“What if what we had was all we were meant to be?”
Words can say a lot without taking up much space. Take the above for example. I have reflected before on intentionality of others. on purpose. and meaning. All influential factors (I think) on this happiness thing. Given my most recent focus on relationships (and by recent I mean at-least-a-year-since-i-was-forced-into-reevaluation-which-isnt-recent-at-all recent), of all kinds, and prompted by the above, I started thinking of how I suck at the letting go part of relationships. and I’m thinking others do as well. Per usual, I am not referring solely to romantic relationships. in fact, this may be more helpful in all the others, at least for me it seems to be so.
The above really allowed me to reflect on this. to think about how some people come into our lives to serve a purpose. For some, that purpose is accomplished in a very short time, whether we see it as fitting or not. others, come into our lives and stay, seemingly carrying out their purpose rather than serving it. How do we know the difference? Is there even a way to tell?
“Remembrance of things past is not necessarily the remembrance of things as they were.” Marcel Proust
Clouded memories influence this perception. If someone has been a part of our life in the past and we are in the process of deciding whether to let go or hold on, reflecting on those memories may not be entirely helpful. memories skew perception, urging us to hold on. to hope for their continued presence, whoever ‘they’ might be. The opposite might occur as well, with clouded memories pushing us toward letting go, or rather shutting out. Anger, resentment, hurt, all influencing us toward this step. I guess what I’m getting at is that it is difficult to do either. What if we are holding on to something that is over, the individual having served their purpose? if we hold on, we may be holding on to harmful, to hurtful, to unproductive. but when we let go, are we doing so too soon, before that person can truly affect our life as they should?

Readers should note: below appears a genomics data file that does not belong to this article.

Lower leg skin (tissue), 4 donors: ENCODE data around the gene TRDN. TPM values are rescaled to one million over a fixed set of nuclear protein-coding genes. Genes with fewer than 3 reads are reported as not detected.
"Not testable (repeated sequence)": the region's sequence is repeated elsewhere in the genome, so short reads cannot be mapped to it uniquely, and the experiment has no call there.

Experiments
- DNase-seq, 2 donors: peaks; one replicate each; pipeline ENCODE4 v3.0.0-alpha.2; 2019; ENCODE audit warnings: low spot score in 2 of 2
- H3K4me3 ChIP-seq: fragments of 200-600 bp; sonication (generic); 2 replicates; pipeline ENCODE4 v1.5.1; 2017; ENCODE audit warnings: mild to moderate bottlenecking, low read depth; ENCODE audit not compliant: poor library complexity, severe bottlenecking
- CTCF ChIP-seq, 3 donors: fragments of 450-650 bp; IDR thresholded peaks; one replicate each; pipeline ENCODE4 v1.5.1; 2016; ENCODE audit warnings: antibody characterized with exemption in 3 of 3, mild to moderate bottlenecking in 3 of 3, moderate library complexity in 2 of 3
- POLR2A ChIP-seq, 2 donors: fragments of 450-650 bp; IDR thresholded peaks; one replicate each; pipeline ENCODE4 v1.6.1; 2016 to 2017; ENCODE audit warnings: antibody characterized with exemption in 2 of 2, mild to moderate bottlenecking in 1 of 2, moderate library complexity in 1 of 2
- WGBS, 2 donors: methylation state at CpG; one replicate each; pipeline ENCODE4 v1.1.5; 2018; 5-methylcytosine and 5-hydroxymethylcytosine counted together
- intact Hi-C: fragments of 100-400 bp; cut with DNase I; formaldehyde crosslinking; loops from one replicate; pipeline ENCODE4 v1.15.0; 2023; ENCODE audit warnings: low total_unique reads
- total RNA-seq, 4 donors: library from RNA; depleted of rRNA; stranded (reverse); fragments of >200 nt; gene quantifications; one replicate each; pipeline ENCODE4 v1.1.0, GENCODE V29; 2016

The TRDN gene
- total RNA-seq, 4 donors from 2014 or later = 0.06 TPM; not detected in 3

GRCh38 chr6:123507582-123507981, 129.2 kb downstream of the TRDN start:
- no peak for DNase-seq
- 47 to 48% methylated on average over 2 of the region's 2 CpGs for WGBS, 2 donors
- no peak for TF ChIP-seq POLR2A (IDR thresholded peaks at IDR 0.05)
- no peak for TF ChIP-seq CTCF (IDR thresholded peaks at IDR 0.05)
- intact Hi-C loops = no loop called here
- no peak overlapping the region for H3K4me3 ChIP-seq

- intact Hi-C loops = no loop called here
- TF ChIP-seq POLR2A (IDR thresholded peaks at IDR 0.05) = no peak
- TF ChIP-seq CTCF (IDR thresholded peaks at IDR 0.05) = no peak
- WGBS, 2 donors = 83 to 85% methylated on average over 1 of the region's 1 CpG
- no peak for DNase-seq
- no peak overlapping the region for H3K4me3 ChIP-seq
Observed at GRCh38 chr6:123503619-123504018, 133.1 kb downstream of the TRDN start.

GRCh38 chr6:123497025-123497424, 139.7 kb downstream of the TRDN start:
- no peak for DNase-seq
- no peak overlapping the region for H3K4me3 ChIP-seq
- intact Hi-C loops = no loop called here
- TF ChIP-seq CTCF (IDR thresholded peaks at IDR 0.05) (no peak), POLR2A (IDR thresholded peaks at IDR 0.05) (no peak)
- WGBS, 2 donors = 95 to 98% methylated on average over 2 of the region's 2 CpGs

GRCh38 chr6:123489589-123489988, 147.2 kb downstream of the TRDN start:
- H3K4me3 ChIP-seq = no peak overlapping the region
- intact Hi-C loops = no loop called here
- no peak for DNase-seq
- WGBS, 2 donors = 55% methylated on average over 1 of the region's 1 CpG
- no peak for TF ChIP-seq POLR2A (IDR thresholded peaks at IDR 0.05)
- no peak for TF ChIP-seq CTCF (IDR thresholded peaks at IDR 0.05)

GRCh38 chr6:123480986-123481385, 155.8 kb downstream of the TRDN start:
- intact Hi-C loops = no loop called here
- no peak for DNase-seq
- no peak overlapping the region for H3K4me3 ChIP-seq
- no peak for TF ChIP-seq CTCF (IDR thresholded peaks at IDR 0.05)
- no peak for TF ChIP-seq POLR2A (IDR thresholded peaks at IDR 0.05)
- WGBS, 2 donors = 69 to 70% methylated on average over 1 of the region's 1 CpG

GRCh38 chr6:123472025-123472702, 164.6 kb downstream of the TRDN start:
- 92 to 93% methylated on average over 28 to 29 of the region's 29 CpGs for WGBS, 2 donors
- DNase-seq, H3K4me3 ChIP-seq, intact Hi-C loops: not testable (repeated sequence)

I think I’ve always been vulnerable, finding a way to hide behind an idea of strength defined by independence and accepting little help from others. Part of that perhaps has also been letting go when I shouldn’t and holding on when hopeless, counterproductive to self-preservation. I think it’s easier for some to do the above, not having to step foot in a place where susceptibility toward being let down is possible, even probable. It’s easier to let go instead of allowing the potential of defenselessness. The best defense is a good offense, right? Perhaps. But I think strength in self comes out of those times of vulnerability. I think I’m ready to be vulnerable. to let go when it hurts, or when the others’ intentions begin to show. to hold on when that pain seems worth fighting through. We should try something different.
“When we were children, we used to think that when we grew up we would no longer be vulnerable. But to grow up is to accept vulnerability, to be alive is to be vulnerable.” Madeleine L’Engle